In a recent letter to the Guernsey Press, an employer complained that it would cost his employees nothing to bring an unfair dismissal complaint. Conversely, it could cost him thousands of pounds to defend a claim, possibly resulting in job losses, and even the loss of his company, if he hadn’t "dotted the ‘i’s and crossed the Tribunal ‘t’s".

Whilst there is a perception that employees are overwhelmingly successful in Tribunal claims in Guernsey, this is not actually borne out by the statistics. These show a relatively even split between successful and unsuccessful claims. This, though, offers little comfort to employers who find themselves paying out substantial awards for what appear, on the face of it, to be unmeritorious claims.

So what can businesses do to reduce the risk of a successful complaint being brought against them?

The first point to bear in mind is that in Guernsey the qualifying period for bringing an unfair dismissal complaint is 12 months. Although representations have been made by the Chamber of Commerce to increase this period to two years (in line with recent changes in UK legislation), the qualification period currently remains unchanged. If you have concerns over performance or conduct issues of a new recruit, it is important that you address them promptly and, if necessary, terminate the employment well before the 12 month deadline.

Secondly, you should bear in mind that the law limits the grounds on which you can dismiss an employee fairly. The five potentially fair reasons for dismissal are conduct, capability, redundancy, contravention of a legal restriction, and "some other substantial reason of a kind to justify dismissal".

Even if you dismiss for a fair reason, an employee can still succeed in an unfair dismissal complaint if he or she can show that you failed to follow a fair procedure before taking the decision to dismiss. There is no "one size fits all" in terms of a fair procedure. The Guernsey Tribunal will expect different types of procedure to have been followed depending on the reason for dismissal. The size and resources of the business will also be relevant.

Let’s consider, then, dismissals for gross misconduct, poor performance and ill-health.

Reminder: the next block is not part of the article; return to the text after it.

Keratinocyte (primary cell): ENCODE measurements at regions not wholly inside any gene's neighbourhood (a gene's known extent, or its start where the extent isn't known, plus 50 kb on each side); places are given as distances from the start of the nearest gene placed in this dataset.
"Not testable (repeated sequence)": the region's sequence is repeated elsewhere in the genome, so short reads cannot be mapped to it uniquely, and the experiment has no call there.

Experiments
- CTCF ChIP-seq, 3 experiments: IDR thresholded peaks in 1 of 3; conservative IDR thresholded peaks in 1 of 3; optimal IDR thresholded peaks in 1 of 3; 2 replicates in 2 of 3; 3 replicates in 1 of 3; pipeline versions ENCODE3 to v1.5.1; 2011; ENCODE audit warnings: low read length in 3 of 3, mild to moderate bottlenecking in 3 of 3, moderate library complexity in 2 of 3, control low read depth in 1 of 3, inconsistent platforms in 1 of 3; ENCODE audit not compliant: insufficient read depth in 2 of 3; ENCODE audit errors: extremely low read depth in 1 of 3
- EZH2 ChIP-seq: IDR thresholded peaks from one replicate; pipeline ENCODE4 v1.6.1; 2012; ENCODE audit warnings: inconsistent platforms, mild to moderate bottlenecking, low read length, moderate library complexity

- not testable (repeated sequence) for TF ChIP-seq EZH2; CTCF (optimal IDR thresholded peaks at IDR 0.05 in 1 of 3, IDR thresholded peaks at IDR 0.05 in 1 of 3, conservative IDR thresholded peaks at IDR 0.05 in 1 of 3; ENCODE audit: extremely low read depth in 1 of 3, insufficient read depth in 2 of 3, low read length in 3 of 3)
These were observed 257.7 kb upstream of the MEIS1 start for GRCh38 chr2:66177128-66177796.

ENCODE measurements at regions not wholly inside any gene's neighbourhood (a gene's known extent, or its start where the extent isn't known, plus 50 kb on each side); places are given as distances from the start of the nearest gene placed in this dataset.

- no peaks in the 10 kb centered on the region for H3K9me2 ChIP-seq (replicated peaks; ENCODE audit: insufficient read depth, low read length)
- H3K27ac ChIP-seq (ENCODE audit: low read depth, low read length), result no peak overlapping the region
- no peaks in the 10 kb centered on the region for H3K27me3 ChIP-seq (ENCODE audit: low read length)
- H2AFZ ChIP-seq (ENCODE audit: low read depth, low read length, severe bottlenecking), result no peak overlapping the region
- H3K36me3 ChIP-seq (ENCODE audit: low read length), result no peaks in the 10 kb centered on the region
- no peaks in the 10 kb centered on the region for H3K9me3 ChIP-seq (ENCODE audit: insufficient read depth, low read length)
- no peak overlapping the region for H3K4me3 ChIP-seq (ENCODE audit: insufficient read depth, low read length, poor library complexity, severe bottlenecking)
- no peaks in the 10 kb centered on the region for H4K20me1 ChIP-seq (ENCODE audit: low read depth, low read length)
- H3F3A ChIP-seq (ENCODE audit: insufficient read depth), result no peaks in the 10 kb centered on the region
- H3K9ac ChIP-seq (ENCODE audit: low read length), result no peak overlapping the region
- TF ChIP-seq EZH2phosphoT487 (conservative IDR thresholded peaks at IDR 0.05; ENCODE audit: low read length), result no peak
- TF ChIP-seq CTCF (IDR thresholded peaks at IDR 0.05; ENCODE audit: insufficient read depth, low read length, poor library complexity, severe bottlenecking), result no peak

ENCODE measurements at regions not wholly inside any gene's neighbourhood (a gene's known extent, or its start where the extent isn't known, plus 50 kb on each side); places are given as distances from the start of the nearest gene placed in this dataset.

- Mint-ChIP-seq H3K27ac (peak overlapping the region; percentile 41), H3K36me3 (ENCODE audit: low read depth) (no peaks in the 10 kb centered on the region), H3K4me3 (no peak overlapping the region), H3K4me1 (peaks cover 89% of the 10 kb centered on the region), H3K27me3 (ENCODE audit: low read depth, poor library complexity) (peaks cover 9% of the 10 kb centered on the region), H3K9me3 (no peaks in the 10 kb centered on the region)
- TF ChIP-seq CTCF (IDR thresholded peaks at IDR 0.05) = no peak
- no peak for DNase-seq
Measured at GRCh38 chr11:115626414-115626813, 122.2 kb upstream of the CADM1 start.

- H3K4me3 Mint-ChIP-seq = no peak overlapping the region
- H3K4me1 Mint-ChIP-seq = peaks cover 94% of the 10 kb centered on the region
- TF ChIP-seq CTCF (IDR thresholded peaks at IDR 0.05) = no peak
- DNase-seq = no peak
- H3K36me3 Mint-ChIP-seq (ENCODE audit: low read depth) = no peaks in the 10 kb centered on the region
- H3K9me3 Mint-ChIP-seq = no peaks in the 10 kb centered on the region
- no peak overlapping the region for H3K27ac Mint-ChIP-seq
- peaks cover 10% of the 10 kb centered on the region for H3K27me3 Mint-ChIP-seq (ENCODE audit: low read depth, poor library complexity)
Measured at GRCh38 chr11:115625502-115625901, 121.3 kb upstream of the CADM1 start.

An employee accused of gross misconduct should not be dismissed until a full investigation has taken place, followed by a disciplinary hearing at which he should have been given the opportunity to comment on the allegations against him and state his case.

An employee whose performance has nose-dived in recent months should be given the opportunity to improve before dismissal is considered. Her work should be monitored, and she should be given specific performance objectives and further training, if appropriate. Dismissing an employee for poor performance without giving her such support, or prior warning that her job is at risk, will almost certainly result in a finding of unfair dismissal.

And, contrary to popular belief, you can dismiss an employee on grounds of ill-health provided you have followed a fair procedure beforehand. This will include obtaining a medical report on the employee to help identify the root cause of the condition, consulting with the employee and exploring alternatives with him before taking the decision to dismiss. Such alternatives might include a phased return to work on lighter duties where the employee has been off sick long term, or, where short term absences have been caused or contributed to by the immediate working environment, reasonable adjustments to that environment (such as to a chair or desk where back problems are the issue).

Unfair dismissal cases are always very fact specific. However, a common denominator is that every employee who brings a complaint genuinely believes they have been unfairly treated. By adopting a fair procedure before taking the decision to dismiss, you are likely to reduce the risk of an employee bringing a complaint against you. And if a complaint should be brought, then you should be in a better position to defend it successfully.